Two state Senate races in Southwest Michigan are among those attracting large amounts of campaign contributions. One for a Republican primary and one for a general election rematch of the closest and most expensive state Senate race four years ago.
Michigan Campaign Finance Network Director Craig Mauger joined WMUK’s Gordon Evans for analysis of the money raised and spent so far in campaigns for candidates and ballot proposals.
19th State Senate District
State Representative John Bizon of Battle Creek and former Representative Mike Callton of Nashville are running for the Republican nomination in the district that includes Calhoun, Barry and Ionia Counties. Mauger says both Bizon and Callton are known to be good fundraisers. He says Bizon has put some of his own money in the race, while Callton has transferred money from state House campaign account.
20th State Senate District
The state Senate district for Kalamazoo County was decided by 60 votes in 2014. Mauger says it was also the most expensive state Senate race that the Michigan Campaign Finance Network has tracked in the organization’s more than 20 year history. 2018 will be a rematch of the race four years ago, with Republican Senator Margaret o’Brien facing Democratic former Representative Sean McCann. O’Brien has an early advantage in fundraising, but Mauger says there will be plenty of money on both sides, and spending from outside groups.
Mauger says there will be more money available this year for legislative races. He says changes in campaign contribution limits will allow more money to be donated to caucus committees. Those are the committees formed by both parties to elect members to the state House and Senate. He says all four of those committees are far ahead of their fundraising totals from this point in 2014.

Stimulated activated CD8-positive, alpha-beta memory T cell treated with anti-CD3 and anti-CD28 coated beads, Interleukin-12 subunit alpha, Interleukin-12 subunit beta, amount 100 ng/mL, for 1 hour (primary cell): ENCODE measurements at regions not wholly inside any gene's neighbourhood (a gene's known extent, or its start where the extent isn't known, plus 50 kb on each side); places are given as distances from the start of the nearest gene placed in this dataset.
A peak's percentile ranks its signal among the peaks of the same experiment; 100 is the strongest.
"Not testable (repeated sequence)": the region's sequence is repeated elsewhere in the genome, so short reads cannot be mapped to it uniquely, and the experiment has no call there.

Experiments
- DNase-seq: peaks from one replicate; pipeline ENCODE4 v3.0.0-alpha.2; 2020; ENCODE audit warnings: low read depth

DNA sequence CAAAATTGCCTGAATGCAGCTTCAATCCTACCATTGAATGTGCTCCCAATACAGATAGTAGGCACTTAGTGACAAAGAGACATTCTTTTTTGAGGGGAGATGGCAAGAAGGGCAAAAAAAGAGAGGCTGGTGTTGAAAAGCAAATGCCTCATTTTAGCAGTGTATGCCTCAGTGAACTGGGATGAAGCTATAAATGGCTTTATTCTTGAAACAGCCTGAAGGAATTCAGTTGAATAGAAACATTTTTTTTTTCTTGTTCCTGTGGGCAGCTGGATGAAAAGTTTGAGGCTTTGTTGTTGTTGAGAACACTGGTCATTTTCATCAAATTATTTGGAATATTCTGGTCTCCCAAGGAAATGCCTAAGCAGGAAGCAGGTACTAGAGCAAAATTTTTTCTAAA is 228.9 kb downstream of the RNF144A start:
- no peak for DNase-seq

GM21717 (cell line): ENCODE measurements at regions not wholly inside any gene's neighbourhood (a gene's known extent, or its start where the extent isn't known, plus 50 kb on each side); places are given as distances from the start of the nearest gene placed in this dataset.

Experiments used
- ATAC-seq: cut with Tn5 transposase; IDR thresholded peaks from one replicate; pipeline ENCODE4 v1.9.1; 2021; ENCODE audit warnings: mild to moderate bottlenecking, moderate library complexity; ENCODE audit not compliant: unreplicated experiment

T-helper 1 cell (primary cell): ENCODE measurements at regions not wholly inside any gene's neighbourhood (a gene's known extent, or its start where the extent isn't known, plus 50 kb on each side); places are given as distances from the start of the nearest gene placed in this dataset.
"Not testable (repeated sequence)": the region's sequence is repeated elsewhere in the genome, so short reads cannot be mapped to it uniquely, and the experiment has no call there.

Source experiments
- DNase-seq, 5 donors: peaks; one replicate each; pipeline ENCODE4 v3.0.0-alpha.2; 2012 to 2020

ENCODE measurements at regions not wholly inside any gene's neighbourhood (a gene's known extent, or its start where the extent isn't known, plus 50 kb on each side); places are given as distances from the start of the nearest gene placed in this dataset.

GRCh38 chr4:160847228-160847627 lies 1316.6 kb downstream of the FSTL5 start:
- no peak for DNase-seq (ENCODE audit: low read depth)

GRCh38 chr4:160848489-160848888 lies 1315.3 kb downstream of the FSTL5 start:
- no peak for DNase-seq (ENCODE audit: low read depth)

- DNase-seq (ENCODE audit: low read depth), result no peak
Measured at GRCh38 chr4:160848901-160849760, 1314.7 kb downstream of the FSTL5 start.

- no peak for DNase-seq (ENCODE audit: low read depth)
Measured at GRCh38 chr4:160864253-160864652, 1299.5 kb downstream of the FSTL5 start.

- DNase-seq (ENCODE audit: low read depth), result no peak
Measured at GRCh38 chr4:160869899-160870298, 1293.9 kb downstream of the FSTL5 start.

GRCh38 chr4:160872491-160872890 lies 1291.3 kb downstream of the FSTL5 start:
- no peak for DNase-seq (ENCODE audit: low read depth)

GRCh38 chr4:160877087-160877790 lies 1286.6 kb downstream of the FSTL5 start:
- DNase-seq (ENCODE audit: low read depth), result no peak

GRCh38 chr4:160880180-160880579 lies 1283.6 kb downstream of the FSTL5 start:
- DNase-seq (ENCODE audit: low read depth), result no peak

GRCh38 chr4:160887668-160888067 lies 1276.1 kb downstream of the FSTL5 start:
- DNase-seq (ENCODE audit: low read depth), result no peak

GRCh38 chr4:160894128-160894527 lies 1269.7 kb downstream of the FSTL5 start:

6th Congressional District
The race for the Southwest Michigan seat, held by Republican Fred Upton, is currently the second most expensive Congressional race in Michigan. Four of the six Democrats seeking their party’s nomination have raised at least $100,000, two of them are over $300,000. Mauger says this seems to follow a national trend where there is enthusiasm leading to more donations to Democrats. But sometimes it ends up with candidates in crowded Democratic primaries.
“The Democratic candidates are having fundraising success, but also they’re going to have use some of that money that they’re bringing in to run against fellow Democrats.”
The race for governor in Michigan has attracted more than $16-million. Mauger says there are a small number of people who have invested heavily in the governor’s race. That includes some of the candidates spending their own money on the race, notably Democrat Shri Thanedar. Mauger says 318 donors who have given the maximum amount allowed to a candidate committee.
Campaigns for ballot initiatives in Michigan have attracted more than $7-million so far. Mauger says it’s not clear how many of those proposals will get on the ballot. But he says ballot campaigns can get expensive quickly, attracting money from supporters and opponents of those proposals. Mauger says the money for ballot campaigns is hard to track. While candidates can only take contributions from individuals and Political Action Committees, ballot campaigns can take money from corporate entities. Mauger says money can come from a non-profit organization whose donors are not known.